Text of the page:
• 12 Monkeys
  • Ascension - Feels a bit like Fallout to me, but in a good way.
  • Sense8 - Really slow at times, but when they do the scenes when they're all sharing it is amazing.
  • The Disastrous Life of Saiki K - Imagine Daria as an anime then give her absurdly overpowered telekinetic powers. Very entertaining.
  • Voltron: Legendary Defender
  • Power Rangers RPM - My favourite iteration of power rangers that makes fun of itself and has almost no filler. 
  •  Designated Survivor - also known as 'why I don't want to be a politician'.
  • Train to Busan - There were rumors about turning this into a Hollywood movie. Watch it before they ruin it. 
  • Odd Thomas
  • The Good Place
  • Continuum - The final season is largely pointless, but the rest is good and the ending is well done. 
  • Kantaro: The Sweet Tooth Salaryman: Office worker in Tokyo strives to be the best in his company so that he can slack off and eat sweets while on the job. Covers desert places in the Tokyo area and has a very anime feel to it. 
  • Paradox - Some well built time travel. Can't really say more without spoilers. 
  • Transformers Prime - The girl pisses me off, but it's still a great version of Transformers
  • Frequency - A time travel story where no people actually travel through time. Just an exchange of information.

The Bad

  • Yugioh Arc V - The story telling in this is horrendous. They don't bother to explain anything and there's lots of plot conveniences (like the main characters deck being full of effect monsters for a technique he couldn't use). Also Pendulum is bullshit. 
  • ID-0: I have no idea where this one was supposed to be going. It doesn't feel like they achieved anything. 
  • He Never Died: This was so freaking boring. 

The Interesting

  • Equilibrium - How are going to explain all of the crazy gun combat and how the protagonist never gets hit? Statistics. An answer that is sensible, but at the same time completely absurd.
  • Synchronicity - The time travel is fairly well done, but it goes off the rails right at the end even though there was an avenue that would have tied it all up neatly. 
  • Horns - The plot is kind of average but the horns themselves make it interesting. 
  • Kakegurui - A card game anime, but based around gambling instead of Yugioh. 
  • Erased - Guy with groundhog day powers gets sent back to stop a child kidnapper. They tend to ignore the time powers for more mundane stuff but it still works. 
  • 2057: The World in 50 Years - A few short stories intermixed with physicists talking about potential future technology.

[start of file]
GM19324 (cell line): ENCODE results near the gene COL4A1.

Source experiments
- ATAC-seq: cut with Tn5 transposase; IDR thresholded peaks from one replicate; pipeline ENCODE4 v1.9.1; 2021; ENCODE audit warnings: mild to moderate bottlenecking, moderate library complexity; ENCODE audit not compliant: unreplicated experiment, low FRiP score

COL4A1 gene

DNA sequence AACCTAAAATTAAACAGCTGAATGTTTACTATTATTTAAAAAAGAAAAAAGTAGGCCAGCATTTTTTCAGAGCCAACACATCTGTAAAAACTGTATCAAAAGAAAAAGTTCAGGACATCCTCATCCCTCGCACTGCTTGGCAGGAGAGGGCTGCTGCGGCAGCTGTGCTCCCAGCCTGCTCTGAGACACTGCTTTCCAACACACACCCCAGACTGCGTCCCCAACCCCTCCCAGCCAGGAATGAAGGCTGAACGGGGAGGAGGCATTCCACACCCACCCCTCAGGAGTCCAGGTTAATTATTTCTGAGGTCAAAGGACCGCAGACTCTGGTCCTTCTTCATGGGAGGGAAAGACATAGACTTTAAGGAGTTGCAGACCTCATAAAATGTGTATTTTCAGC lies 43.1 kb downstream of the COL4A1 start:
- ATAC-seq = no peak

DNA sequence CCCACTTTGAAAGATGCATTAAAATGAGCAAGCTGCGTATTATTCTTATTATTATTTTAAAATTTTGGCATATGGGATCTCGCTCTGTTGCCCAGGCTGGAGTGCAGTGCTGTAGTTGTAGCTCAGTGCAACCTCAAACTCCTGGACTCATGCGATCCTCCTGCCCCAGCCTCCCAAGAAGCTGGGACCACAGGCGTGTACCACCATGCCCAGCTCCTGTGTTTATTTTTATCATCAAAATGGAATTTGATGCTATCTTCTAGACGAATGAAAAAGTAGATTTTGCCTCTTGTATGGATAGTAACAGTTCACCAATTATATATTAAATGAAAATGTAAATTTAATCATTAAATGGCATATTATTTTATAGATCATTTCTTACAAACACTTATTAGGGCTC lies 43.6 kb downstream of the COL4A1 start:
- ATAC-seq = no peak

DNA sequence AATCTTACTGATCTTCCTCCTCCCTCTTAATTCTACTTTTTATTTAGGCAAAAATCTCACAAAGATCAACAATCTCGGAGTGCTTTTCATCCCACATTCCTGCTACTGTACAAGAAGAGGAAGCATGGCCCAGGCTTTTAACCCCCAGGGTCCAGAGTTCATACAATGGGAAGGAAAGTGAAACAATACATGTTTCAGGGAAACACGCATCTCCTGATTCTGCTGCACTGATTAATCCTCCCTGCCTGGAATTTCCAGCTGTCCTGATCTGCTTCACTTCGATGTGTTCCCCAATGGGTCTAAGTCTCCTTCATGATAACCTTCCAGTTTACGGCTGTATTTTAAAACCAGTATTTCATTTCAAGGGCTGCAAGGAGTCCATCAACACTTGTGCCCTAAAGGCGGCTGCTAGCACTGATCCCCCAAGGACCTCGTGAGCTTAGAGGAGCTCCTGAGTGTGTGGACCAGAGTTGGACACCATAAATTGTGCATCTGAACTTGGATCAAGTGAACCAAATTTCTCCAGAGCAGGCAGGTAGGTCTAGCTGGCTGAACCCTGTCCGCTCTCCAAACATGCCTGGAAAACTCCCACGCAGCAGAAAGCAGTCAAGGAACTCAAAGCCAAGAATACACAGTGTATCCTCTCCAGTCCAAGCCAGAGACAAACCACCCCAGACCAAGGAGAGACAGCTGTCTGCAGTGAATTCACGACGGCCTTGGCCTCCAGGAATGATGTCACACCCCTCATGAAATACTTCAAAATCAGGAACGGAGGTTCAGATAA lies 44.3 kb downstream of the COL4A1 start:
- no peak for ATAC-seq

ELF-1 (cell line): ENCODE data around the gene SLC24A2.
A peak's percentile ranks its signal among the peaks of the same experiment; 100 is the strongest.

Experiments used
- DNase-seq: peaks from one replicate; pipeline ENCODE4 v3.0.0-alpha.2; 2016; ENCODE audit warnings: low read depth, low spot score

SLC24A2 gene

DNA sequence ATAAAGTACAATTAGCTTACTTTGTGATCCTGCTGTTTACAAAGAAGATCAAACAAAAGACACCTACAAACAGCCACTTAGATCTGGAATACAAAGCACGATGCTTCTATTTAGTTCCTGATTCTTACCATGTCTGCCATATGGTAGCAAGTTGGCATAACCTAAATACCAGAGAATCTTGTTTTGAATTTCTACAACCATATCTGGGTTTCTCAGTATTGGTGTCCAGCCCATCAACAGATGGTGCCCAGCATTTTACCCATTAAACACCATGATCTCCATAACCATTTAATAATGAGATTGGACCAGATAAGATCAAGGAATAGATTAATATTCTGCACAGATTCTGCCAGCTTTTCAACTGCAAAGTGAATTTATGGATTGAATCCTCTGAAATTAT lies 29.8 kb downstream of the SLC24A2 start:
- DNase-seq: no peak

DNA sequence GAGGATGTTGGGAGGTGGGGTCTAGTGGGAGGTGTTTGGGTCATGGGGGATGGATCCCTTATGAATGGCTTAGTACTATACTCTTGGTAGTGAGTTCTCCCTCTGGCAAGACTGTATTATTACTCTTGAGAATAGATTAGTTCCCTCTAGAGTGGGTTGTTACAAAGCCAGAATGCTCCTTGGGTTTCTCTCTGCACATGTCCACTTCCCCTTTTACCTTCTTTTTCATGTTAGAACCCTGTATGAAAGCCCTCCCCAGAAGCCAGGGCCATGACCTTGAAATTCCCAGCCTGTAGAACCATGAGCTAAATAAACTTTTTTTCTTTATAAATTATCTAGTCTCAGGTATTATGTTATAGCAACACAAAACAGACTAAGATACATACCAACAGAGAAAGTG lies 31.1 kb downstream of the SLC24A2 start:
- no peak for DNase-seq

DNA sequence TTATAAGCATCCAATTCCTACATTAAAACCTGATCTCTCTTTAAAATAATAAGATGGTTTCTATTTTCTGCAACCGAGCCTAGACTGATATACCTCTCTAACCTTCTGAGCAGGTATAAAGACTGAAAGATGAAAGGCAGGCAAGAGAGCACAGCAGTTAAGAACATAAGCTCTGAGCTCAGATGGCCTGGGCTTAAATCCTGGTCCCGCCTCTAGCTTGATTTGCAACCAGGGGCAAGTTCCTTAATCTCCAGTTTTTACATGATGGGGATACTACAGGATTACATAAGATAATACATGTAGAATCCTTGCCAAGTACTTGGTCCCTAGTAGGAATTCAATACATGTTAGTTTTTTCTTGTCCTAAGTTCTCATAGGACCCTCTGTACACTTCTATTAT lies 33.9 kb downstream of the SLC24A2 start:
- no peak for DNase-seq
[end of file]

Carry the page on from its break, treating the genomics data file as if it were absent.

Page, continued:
• Forensic Files - A real crime show that covers forensic techniques. 
  • ARQ - A gritty groundhog day style movie. 
  • The Toys That Made Us - Histories of famous toys. It was interesting hearing how She-Ra apparently ruined He-Man
  • Rotten
  • Castlevania - It's a shame that it's so short. I was keen to see more.

Monday, 9 April 2018

Frangipani Infused Vodka: Experiment 1 (Success)

I've had a dehydrator for a while now and have been dehydrating frangipani flowers. We have a couple trees in the backyard and there are quite a few trees in my neighborhood. There are always enough flowers on the ground that I can just pick them up without having to take any off the actual trees.

The dried flowers can be used for potpourri and the dehydration process makes the house smell nice, but the volume of flowers I can produce greatly outweighs the amount I'd use for scent. Today I crushed some of the dried flowers and left it to stand in some vodka. After a few hours, the vodka had taken on a distinctly yellow hue, very similar to whiskey, and had a clear smell of frangipani.

I had a taste and it was almost entirely the original vodka taste. I placed about a shots worth in a small glass and topped it up with water. The result still tasted like watered down vodka, but it freed up the frangipani smell. Now, when taking a sip the smell spreads throughout my mouth.

Frangipani vodka is not a flavoring agent like midori, it's a perfume. While the taste of alcohol is pure alcohol when undiluted, its blooming smell once diluted makes it perfect for cocktails; it allows for modification of their smell without compromising their taste.

The next test I need to do is check if the smell will be retained when in the presence of stronger tastes and smells like pineapple, mint, or orange juice.


Sunday, 8 April 2018

Banana Mousse: Experiment 1 (Failure)

I had a bunch of bananas in the fridge that were black and a recipe for banana/rum mousse. After skimming it and dismissing it (I don't like double boilers), I wondered if I could make something similar with instant pudding mix.